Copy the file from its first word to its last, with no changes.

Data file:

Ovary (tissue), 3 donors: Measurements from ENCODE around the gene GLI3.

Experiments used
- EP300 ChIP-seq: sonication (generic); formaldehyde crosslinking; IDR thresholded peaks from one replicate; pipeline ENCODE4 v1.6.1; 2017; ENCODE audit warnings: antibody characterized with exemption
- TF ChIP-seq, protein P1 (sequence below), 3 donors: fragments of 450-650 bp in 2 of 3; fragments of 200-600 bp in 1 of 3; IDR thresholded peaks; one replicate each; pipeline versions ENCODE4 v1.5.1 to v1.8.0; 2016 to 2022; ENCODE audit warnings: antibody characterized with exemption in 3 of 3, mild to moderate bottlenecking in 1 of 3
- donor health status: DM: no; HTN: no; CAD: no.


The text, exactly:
Ovary (tissue), 3 donors: Measurements from ENCODE around the gene GLI3.

Experiments used
- EP300 ChIP-seq: sonication (generic); formaldehyde crosslinking; IDR thresholded peaks from one replicate; pipeline ENCODE4 v1.6.1; 2017; ENCODE audit warnings: antibody characterized with exemption
- TF ChIP-seq, protein P1 (sequence below), 3 donors: fragments of 450-650 bp in 2 of 3; fragments of 200-600 bp in 1 of 3; IDR thresholded peaks; one replicate each; pipeline versions ENCODE4 v1.5.1 to v1.8.0; 2016 to 2022; ENCODE audit warnings: antibody characterized with exemption in 3 of 3, mild to moderate bottlenecking in 1 of 3
- donor health status: DM: no; HTN: no; CAD: no.